The Magic Flute Mozart's final opera, a grand fairy tale filled with lofty philosophy and low-brow vaudeville, is the work that gave him the most pleasure. Not only was it his most profitable hit, running daily sold-out performances at Emmanuel Schikaneder's suburban, middle-class Theater auf der Wieden, but the Viennese had finally warmed up to his incomparable stylish music. He never lived to see Flute conquer the world, for he died two months after the premiere. Mozart loved this German theater of stage effects, low comedy and fantastic plots, and with Schikaneder he wrote a blockbuster, a German singspiel, very much like a Broadway show — a story told through dialogue, songs and dance. The theater had been refurbished into a state-of-the-art house, and could accomplish every type of scenic effect from balloon ascensions to walks through fire. It was the perfect place to stage Flute with its epic panoramas of ancient Egypt, jungle animals dancing to a magic tune, a hellish Queen of the Night who vanishes into damnation's flames, priestly rituals, a trio of boys floating overhead in that newfangled contraption the balloon, and feather-trimmed bird catcher Papageno, the everyman doofus out for a good time with a bottle of wine in one hand and a comely wench in the other. This life-affirming opera is Mozart at his most sunny. The work's wide range of styles — treacherous coloratura for the treacherous Queen, classic Italianate legato for prince Tamino, crystalline and chasm-deep sound for Sarastro, leader of the forces of light, and folk tunes for rowdy Papageno — seamlessly weave together. Flute is indeed an opera for the entire family; there's something for everybody. In this sparse but handsome production from English National Opera, with color-coded sets and stylish costumes by Tony award-winner Bob Crowley and rather perfunctory direction by Sir Nicholas Hytner, Mozart's own magic is put to three severe tests. Why, in this day and age, does Houston Grand Opera perform this work in English! If the opera's in German, sing it in German. Why muck around, ill-fitting an entirely different language with its particular cadence and stress into the original's musical beat, like Cinderella's stepsisters' cutting off toes and heels to fit into the glass slipper? It makes a bloody mess and fools nobody. To the cast's credit, though, their diction is superb, all the more disheartening to hear Jeremy Sams's ungainly rhymes so sharp and crisp. As for the dialogue scenes, they, too, are the bane of contemporary houses when singers have to speak lines. They throw their voices out in a most unnatural way, as if they're Lady Bracknell in The Importance of Being Earnest. It's stilted in the extreme. And then there is maestro Robert Spano, music director of Atlanta Symphony and Aspen Music Institute. With his impressive list of credentials, conducting all over the world in all the great houses, you would think he'd know better than to let Mozart drag his feet. I thought this wonderful opera, full of spritz and majesty, would never end. But there were bright spots, one a supernova. Soprano Kathryn Lewek was a jaw-dropping Queen of the Night, her signature role throughout the world. Her shimmery, pinprick voice is in full command of Mozart's most showstopping arias. Her Act I "Zum Leiden" ("In Grief"), which builds from a lament to a piercing accusation, is only the tease for perhaps the most famous — and famously difficult — of all coloratura outbursts in the rep, her Act II "Wrath of Hell" aria that everyone somewhere has heard, even if they've never heard of Magic Flute. That she nails this aria is not news, but that she breathes real fire into this wan production is. Everything comes alive when she's onstage. Make room for Lewek. She burns. February 14. Student performance February 13m. Wortham Theater Center, 501 Texas, 713-228-6737. — DLG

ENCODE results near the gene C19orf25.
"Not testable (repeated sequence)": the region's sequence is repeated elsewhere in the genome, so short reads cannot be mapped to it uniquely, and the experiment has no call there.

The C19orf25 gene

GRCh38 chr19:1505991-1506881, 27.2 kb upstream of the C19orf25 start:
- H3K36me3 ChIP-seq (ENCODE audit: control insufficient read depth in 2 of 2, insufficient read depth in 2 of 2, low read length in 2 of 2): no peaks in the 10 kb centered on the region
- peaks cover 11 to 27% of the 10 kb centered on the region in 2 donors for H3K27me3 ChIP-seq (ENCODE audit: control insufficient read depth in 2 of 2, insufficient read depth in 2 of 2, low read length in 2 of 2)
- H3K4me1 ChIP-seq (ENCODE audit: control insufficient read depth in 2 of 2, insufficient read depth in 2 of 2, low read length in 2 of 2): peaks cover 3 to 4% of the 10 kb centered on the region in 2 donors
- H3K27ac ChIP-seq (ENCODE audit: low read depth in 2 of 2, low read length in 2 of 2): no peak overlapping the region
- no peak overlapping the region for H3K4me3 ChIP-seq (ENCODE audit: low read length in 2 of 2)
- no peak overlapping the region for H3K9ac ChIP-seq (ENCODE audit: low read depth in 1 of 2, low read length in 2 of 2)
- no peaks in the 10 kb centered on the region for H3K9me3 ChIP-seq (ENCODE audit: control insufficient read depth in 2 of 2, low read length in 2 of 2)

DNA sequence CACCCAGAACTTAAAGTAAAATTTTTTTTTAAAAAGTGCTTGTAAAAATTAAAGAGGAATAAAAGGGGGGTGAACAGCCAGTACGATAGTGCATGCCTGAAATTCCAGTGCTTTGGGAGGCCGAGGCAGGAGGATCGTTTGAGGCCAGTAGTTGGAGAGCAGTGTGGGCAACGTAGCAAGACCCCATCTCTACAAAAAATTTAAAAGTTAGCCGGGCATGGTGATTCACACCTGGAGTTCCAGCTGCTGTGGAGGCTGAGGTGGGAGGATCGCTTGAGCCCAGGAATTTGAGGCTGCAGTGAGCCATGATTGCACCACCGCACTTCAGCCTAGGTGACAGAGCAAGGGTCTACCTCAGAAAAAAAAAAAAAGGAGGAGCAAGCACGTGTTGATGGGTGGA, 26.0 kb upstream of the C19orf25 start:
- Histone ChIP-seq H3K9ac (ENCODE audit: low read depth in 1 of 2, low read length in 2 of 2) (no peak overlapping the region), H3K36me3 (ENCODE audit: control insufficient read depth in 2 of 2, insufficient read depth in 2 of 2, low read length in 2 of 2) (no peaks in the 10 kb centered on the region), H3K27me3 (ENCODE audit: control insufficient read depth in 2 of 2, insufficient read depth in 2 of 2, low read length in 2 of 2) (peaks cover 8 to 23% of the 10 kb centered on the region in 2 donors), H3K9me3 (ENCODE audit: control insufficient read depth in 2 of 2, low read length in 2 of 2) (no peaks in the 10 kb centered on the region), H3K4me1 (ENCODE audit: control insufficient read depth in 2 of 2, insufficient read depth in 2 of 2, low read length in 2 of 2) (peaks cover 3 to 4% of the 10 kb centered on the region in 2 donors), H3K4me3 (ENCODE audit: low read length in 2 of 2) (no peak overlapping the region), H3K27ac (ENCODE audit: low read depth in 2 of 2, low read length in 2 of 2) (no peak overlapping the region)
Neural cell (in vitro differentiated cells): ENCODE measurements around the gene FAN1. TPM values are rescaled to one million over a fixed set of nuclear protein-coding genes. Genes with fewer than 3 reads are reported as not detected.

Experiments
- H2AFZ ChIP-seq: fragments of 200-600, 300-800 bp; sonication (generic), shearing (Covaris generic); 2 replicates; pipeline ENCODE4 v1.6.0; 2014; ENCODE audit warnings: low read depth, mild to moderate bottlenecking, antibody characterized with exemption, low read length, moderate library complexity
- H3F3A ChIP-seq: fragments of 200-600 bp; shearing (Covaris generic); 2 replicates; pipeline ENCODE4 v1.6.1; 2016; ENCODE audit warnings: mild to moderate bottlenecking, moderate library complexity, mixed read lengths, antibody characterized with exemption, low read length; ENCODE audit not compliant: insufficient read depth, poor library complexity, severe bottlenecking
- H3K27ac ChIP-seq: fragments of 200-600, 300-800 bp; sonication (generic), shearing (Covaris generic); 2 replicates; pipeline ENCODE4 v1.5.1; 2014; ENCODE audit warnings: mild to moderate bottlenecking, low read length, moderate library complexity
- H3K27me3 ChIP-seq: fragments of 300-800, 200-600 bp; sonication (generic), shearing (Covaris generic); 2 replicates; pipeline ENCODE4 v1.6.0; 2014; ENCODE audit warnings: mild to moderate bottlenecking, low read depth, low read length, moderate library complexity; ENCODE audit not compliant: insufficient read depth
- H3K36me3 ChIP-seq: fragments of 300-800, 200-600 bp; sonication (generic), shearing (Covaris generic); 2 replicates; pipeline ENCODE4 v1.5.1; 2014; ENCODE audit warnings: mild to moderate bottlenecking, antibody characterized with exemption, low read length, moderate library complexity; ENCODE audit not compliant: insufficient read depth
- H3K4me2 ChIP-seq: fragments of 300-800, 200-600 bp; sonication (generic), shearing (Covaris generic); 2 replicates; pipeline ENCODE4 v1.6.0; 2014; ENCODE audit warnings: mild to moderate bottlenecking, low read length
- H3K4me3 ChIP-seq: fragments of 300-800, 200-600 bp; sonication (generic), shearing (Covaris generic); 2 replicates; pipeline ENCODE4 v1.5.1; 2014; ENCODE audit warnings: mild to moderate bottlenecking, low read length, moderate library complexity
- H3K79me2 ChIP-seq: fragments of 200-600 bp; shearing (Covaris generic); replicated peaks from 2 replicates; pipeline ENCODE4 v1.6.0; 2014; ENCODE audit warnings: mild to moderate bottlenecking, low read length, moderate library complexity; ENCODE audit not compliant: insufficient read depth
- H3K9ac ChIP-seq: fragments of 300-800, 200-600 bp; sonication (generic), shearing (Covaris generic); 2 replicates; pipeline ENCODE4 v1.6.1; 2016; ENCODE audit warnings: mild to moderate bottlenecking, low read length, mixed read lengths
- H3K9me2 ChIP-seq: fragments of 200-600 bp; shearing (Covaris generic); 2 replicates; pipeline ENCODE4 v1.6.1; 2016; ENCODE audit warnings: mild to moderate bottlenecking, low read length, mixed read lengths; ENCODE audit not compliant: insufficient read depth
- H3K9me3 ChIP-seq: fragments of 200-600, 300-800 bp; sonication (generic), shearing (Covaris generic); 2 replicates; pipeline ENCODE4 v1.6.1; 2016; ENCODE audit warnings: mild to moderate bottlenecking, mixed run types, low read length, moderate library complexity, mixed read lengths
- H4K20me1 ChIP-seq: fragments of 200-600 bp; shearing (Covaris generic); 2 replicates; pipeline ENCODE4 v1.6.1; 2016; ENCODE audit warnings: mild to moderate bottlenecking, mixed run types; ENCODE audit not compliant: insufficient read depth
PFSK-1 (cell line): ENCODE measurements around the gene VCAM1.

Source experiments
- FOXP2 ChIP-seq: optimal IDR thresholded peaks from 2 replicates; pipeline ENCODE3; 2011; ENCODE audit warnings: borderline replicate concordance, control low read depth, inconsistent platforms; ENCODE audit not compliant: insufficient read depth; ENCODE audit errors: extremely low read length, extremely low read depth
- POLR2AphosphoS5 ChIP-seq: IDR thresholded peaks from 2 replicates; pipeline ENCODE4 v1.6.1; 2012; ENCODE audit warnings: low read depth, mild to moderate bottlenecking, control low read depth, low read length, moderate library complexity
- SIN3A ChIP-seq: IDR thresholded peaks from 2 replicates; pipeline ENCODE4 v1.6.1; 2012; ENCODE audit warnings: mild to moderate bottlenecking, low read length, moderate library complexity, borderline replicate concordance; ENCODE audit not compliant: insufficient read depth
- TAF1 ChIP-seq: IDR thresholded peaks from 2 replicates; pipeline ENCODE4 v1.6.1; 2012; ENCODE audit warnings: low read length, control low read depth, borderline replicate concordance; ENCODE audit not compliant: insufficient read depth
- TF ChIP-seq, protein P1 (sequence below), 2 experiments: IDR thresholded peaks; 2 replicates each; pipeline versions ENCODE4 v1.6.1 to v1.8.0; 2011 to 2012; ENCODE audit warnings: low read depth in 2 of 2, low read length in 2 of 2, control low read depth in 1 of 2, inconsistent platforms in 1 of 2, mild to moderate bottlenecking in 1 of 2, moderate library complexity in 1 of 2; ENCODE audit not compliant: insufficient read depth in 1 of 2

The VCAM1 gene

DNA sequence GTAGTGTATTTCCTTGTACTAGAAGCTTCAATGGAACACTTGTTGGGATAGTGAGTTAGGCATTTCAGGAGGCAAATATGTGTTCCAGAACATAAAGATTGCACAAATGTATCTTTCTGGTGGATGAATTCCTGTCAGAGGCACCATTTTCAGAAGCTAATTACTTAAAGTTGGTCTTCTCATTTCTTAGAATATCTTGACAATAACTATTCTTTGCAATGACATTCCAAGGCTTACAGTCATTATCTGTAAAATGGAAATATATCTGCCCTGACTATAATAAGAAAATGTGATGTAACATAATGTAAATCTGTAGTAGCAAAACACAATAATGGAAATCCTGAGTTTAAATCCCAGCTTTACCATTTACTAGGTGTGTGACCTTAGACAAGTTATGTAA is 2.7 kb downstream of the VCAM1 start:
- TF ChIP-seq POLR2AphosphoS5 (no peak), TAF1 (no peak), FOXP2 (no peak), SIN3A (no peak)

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D.L. Groover has contributed to countless reputable publications including the Houston Press since 2003. His theater criticism has earned him a national award from the Association of Alternative Newsmedia (AAN) as well as three statewide Lone Star Press Awards for the same. He's co-author of the irreverent appreciation, Skeletons from the Opera Closet (St. Martin's Press), now in its fourth printing.
Contact: D. L. Groover
Jessica Goldman was the theater critic for CBC Radio in Calgary prior to joining the Houston Press team. Her work has also appeared in American Theatre Magazine, Globe and Mail and Alberta Views. Jessica is a member of the American Theatre Critics Association.
Contact: Jessica Goldman